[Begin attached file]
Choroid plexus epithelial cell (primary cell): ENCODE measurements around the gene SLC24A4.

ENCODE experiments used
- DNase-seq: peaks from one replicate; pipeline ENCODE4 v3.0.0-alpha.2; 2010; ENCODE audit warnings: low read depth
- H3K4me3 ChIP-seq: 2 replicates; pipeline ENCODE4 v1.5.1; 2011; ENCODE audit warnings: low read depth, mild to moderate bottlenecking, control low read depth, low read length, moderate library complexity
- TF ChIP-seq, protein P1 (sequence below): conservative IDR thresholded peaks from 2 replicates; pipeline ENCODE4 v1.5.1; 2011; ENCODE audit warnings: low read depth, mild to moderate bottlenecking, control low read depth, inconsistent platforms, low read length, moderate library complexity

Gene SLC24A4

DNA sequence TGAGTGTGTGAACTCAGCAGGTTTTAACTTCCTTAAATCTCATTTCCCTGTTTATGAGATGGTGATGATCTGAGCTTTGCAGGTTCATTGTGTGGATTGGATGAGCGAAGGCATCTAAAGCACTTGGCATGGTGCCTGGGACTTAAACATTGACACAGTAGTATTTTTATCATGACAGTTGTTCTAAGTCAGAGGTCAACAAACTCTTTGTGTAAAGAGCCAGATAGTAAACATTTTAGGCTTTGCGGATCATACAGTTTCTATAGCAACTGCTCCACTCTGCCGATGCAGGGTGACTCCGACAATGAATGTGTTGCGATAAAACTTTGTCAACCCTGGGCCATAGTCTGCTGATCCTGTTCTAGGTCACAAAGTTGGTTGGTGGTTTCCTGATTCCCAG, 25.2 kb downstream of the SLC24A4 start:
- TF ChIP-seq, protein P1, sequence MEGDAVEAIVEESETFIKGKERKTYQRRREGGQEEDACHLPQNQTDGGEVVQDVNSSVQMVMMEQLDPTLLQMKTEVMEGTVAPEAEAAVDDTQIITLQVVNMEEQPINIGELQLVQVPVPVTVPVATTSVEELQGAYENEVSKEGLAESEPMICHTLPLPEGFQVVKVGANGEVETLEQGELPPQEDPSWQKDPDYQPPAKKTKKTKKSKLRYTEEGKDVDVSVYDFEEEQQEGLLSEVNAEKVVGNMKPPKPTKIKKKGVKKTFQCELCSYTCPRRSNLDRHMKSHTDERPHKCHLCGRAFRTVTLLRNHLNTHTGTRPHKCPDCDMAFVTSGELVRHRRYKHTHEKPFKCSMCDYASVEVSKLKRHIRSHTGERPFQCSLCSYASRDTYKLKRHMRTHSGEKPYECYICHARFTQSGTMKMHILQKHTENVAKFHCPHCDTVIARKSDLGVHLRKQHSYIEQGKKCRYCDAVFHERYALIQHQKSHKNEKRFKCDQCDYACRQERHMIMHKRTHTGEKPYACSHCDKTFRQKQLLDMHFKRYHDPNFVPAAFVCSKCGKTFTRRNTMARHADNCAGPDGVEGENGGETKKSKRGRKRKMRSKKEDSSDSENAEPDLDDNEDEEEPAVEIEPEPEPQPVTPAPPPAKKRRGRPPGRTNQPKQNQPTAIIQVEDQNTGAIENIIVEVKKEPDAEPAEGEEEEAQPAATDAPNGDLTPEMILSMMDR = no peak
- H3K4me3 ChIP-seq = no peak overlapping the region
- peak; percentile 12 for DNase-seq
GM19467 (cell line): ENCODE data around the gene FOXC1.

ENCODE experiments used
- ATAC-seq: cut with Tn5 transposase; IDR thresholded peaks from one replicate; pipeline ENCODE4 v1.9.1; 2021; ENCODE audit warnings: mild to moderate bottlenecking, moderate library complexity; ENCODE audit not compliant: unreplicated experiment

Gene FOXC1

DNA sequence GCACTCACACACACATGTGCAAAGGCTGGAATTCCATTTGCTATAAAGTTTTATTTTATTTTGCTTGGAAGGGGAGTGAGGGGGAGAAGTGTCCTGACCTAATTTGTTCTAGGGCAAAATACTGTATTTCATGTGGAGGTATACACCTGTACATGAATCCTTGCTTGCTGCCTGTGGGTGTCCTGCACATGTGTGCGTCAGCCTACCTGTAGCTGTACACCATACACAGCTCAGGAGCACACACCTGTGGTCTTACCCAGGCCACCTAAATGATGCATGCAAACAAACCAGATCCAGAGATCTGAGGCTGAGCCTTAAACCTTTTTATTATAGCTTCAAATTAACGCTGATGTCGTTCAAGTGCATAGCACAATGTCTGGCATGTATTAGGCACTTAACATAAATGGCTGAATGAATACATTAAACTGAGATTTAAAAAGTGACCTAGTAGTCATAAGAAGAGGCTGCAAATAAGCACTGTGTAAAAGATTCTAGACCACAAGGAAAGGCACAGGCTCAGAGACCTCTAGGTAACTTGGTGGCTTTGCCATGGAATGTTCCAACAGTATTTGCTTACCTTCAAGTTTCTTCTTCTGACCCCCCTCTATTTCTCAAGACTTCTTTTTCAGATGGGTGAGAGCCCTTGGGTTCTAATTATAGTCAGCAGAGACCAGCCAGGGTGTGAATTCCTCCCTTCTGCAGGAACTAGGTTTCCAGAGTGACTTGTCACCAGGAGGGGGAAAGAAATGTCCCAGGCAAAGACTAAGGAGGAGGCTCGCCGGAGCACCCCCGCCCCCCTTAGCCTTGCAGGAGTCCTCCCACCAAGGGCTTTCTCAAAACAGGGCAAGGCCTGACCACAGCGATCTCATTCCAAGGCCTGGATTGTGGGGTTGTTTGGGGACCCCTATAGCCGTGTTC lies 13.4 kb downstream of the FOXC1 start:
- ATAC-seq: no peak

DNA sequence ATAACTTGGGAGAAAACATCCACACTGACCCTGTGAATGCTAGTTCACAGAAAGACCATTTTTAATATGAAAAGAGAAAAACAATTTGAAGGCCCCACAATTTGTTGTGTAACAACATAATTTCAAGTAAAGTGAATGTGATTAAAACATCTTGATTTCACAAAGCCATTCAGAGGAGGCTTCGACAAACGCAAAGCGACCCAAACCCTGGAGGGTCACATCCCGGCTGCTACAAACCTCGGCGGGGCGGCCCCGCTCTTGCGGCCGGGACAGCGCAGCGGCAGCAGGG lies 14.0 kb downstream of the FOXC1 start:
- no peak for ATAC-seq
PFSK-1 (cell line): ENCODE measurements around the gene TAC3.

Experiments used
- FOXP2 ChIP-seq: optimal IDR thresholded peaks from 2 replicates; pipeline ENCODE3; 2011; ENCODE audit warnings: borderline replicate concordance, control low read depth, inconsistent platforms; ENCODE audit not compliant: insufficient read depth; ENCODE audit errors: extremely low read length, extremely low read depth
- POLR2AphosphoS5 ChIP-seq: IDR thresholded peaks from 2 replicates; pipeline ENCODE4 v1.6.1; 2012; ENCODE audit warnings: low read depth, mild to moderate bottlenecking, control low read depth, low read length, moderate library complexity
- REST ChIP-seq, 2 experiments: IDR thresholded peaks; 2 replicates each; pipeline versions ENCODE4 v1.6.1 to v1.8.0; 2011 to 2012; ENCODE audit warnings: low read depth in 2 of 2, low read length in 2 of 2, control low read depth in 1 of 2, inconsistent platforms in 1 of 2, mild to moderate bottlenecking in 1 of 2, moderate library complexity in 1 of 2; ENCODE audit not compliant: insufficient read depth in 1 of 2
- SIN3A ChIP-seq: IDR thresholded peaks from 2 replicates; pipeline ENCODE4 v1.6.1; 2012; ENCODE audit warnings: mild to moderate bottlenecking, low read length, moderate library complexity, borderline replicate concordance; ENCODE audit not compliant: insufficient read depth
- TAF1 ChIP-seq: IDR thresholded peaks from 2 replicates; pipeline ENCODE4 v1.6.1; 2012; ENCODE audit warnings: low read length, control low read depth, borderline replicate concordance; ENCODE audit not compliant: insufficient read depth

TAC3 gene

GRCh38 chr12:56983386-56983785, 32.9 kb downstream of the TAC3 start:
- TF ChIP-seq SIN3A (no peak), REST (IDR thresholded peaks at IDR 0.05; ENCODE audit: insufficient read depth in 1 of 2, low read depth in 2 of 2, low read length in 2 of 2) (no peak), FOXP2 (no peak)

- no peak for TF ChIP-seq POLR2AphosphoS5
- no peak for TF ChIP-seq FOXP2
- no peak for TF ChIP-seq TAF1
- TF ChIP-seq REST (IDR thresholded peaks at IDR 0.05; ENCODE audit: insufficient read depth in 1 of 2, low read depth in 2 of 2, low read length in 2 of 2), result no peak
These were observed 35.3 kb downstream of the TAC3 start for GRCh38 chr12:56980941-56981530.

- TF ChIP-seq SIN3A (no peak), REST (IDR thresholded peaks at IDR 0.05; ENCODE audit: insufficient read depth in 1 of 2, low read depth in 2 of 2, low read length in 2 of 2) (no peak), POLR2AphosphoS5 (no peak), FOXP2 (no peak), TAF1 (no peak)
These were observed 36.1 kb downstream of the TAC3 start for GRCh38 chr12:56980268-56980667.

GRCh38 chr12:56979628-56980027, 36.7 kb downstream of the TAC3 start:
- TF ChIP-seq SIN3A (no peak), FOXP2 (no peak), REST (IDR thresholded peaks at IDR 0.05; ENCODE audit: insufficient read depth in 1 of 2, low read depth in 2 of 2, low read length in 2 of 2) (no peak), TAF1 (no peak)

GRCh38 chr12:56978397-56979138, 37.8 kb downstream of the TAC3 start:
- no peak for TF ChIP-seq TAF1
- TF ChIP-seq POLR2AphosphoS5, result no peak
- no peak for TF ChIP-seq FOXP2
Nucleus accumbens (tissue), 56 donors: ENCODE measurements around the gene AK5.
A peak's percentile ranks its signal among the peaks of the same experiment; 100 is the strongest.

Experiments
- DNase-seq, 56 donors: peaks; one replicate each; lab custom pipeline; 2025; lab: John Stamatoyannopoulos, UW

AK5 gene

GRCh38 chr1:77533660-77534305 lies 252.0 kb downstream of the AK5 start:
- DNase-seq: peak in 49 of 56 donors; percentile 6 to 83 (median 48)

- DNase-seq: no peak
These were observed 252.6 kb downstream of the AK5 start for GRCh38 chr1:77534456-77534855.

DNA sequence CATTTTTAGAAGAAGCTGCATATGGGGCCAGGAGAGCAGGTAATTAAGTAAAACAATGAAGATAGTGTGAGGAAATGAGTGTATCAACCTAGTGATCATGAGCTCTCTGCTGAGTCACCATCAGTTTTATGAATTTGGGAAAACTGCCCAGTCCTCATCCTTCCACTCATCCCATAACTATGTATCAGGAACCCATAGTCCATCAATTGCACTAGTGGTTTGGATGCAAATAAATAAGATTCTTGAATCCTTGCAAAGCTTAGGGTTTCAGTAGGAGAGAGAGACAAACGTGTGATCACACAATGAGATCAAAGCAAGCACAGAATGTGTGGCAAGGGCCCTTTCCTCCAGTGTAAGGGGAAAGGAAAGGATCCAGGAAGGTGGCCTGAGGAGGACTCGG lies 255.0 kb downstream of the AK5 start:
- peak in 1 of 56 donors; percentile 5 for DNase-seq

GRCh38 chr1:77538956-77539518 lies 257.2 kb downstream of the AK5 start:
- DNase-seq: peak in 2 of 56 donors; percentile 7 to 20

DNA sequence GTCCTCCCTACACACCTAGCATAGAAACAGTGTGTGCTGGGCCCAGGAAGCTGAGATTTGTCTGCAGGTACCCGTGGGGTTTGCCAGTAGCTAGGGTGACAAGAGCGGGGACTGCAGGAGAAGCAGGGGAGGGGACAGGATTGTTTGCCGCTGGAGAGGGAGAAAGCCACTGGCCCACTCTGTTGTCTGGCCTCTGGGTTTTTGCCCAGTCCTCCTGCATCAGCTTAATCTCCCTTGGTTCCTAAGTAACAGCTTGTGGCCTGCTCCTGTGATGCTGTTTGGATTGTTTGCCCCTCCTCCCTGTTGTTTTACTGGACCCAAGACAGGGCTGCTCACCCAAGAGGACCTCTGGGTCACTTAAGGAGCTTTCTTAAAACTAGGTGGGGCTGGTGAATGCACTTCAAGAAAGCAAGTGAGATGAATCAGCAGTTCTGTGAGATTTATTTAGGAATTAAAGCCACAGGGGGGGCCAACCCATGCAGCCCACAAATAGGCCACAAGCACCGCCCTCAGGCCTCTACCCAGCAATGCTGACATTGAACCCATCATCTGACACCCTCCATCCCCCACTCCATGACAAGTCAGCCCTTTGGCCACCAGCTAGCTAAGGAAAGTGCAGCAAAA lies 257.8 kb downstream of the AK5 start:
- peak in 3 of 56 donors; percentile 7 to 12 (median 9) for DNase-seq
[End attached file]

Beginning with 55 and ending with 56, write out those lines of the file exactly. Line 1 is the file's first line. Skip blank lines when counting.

DNA sequence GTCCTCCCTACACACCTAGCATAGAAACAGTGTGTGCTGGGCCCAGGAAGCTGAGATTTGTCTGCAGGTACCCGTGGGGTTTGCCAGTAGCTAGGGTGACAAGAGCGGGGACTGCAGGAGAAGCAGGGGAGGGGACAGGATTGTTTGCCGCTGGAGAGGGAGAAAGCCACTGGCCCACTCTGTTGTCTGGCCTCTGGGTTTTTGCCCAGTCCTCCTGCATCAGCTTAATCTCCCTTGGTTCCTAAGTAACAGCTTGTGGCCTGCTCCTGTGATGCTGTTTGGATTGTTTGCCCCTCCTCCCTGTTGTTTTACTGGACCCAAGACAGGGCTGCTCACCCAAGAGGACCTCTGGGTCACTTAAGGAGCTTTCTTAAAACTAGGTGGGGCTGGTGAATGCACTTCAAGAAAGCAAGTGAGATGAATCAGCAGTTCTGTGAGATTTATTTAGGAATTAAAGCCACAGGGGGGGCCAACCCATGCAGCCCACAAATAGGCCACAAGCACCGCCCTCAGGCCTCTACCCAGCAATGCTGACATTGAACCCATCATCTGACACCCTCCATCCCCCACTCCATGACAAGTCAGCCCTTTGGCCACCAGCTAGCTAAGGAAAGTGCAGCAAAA lies 257.8 kb downstream of the AK5 start:
- peak in 3 of 56 donors; percentile 7 to 12 (median 9) for DNase-seq